Rewards: “As a member since 1998, I strongly believe in what we’re doing. I love riding, hiking, and camping, and feel fortunate to live in such a beautiful place. I want to give back so others can also enjoy this fantastic resource. Clearing trails and working with other dedicated BCHA members is my way of accomplishing that. Our motto: We keep trails open for you!”
—Karen Philips, board member.
Group: The Prairie Trail Riders, Inc.
Location: Springfield, Illinois.
Purpose: The group supports perpetuation of and education about the sport of trail riding; and encourages sportsmanship and cooperation among members and humane treatment of horses. Members also aid, assist, and inform members of Illinois policies and regulations involving horses and trail riding. Ultimately, members seek to enjoy the outdoors with horses and fellow members.
Members: From 40 to 60 members, ages 4 to 70-plus, live within a one- to two-hour drive of Springfield. Mounts include stock breeds, gaited breeds, Arabians, Fjords, drafts, and grade horses. Members divide into faster and slower groups on trail rides, so quicker movers aren’t hampered and slower movers can enjoy the ride without pressure. Individuals and families with an interest in trail riding and of good moral character are welcome. Members aren’t required to own horses.
Credit: Photo courtesy of The Prairie Trail Riders, Inc. Riding clubs like Prairie Trail Riders have diverse activities centered around fun and friendship.
Community work: Members volunteer at the annual Illinois Horse Fair, assisting with vendors, tickets, and staffing the Illinois Trail Riders booth as trail advocates. Many members participate in such benefit activities as the rides to support St. Jude Hospitals and the Susan G. Komen breast cancer organization. The club also assists with trail maintenance at Sangchris Lake State Park and Lou Yeager Lake.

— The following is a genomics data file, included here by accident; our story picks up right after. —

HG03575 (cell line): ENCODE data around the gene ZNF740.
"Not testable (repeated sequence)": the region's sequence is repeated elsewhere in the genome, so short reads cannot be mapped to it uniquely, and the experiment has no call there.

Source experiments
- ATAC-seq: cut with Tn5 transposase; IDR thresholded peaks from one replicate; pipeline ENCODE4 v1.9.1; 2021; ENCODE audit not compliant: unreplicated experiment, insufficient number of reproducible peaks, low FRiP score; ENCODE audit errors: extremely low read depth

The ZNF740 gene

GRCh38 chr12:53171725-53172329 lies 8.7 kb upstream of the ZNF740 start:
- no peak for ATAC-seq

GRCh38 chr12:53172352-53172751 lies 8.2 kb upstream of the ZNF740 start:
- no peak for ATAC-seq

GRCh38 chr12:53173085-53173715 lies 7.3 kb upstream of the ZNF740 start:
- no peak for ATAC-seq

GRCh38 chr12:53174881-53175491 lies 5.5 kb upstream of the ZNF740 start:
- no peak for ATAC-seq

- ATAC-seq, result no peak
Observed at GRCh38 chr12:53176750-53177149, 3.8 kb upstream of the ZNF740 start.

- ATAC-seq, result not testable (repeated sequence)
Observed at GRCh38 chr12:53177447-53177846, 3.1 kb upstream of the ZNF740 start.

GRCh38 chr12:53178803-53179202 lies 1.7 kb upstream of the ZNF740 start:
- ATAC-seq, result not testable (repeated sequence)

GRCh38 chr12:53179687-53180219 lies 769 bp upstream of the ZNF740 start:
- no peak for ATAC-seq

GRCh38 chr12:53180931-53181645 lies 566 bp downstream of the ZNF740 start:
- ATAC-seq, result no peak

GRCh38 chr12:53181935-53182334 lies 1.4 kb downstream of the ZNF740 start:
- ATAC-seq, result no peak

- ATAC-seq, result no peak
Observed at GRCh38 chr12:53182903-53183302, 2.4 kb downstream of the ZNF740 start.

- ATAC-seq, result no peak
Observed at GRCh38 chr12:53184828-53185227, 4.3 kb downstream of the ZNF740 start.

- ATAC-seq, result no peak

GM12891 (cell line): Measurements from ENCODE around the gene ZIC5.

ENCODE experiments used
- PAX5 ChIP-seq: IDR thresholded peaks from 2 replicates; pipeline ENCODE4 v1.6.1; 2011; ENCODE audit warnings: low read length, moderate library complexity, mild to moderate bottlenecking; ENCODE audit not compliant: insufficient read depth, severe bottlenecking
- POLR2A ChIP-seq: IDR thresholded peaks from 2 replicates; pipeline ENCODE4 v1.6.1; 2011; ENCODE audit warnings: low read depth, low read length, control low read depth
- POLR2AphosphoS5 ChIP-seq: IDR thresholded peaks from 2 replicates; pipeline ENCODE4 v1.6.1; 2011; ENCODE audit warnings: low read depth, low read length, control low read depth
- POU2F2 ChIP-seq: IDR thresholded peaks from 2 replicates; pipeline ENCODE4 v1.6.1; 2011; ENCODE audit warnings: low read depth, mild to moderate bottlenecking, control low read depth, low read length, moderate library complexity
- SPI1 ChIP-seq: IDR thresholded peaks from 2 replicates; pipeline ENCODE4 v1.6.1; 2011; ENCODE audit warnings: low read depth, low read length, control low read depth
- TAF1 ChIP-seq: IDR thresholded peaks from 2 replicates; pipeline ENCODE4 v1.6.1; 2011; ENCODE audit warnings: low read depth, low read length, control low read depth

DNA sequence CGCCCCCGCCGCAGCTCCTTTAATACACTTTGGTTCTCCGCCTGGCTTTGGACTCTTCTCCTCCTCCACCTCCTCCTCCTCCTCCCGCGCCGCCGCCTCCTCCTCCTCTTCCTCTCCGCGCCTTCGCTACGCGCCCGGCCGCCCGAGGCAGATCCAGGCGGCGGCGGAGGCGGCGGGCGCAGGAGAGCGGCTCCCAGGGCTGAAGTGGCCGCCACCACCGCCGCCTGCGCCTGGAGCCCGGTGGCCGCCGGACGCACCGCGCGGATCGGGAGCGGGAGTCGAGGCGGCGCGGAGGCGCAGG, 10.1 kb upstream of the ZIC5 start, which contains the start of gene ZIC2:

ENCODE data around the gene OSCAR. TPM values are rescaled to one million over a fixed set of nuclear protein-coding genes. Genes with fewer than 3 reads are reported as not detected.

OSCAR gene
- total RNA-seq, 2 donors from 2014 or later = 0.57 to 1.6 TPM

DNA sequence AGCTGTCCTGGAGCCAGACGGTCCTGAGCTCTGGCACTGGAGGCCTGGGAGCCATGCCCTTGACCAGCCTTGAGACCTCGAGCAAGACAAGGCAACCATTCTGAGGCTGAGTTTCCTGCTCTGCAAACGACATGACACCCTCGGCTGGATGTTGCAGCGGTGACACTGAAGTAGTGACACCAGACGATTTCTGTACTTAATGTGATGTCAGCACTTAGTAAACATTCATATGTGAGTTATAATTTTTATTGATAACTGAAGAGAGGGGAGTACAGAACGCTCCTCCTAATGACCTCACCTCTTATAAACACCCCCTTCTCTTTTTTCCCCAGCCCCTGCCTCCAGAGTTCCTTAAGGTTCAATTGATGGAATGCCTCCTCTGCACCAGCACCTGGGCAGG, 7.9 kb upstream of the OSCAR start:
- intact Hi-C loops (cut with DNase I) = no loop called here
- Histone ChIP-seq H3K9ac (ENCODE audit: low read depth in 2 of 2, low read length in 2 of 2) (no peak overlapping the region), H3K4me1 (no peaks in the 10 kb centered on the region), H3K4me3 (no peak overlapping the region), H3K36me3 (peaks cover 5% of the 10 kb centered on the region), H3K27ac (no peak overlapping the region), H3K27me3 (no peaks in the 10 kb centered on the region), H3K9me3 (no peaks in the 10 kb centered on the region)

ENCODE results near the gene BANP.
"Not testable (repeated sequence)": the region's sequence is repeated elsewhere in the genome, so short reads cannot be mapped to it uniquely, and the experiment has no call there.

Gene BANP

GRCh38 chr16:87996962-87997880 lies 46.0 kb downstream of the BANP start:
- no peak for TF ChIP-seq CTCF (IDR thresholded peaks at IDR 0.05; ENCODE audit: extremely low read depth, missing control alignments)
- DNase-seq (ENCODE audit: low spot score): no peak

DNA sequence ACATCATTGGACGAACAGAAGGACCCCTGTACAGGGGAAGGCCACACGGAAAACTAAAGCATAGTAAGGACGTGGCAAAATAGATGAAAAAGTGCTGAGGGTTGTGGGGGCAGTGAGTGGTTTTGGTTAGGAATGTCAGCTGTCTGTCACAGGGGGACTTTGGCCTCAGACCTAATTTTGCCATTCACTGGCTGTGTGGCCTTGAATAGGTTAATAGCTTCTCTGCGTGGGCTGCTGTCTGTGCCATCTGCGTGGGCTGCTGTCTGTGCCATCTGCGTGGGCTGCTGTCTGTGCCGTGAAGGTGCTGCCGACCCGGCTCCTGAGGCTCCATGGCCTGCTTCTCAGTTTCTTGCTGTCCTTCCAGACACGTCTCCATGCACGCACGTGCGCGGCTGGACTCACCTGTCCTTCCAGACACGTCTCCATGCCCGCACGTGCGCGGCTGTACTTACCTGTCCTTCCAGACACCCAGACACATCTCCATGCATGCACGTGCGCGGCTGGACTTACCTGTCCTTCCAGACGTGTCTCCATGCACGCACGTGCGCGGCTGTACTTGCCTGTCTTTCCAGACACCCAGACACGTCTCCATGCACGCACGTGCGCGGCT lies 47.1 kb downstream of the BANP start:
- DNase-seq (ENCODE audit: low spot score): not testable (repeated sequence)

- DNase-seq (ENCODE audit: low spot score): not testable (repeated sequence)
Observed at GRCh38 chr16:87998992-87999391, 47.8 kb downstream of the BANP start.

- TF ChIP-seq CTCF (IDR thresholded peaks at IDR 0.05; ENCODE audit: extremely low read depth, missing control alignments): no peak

Social events: The club hosts its Crazy Cold Man Ride every New Year’s Day at Sangchris Lake State Park, no matter what the weather. Riders can encounter 50-degree weather or below-zero temperatures with several feet of snow. Rides go out before and after a potluck lunch. They also host their Fall Trail Ride at Sangchris Lake. Non-members are welcome on these special rides and several often come along. Some members participate in parades, and an annual Christmas dinner gives members a chance to celebrate the season.
Member appeal: With roots in the 1940s as the Sangamon County Trail Riders, this club has withstood the test of time and took its current name in 2004. Members adore their club because it brings together diverse people on common ground: love of horses and trail riding. In addition to camaraderie and education about horses and riding, members also can learn about the outdoors, camping, trailer hauling, and even cooking.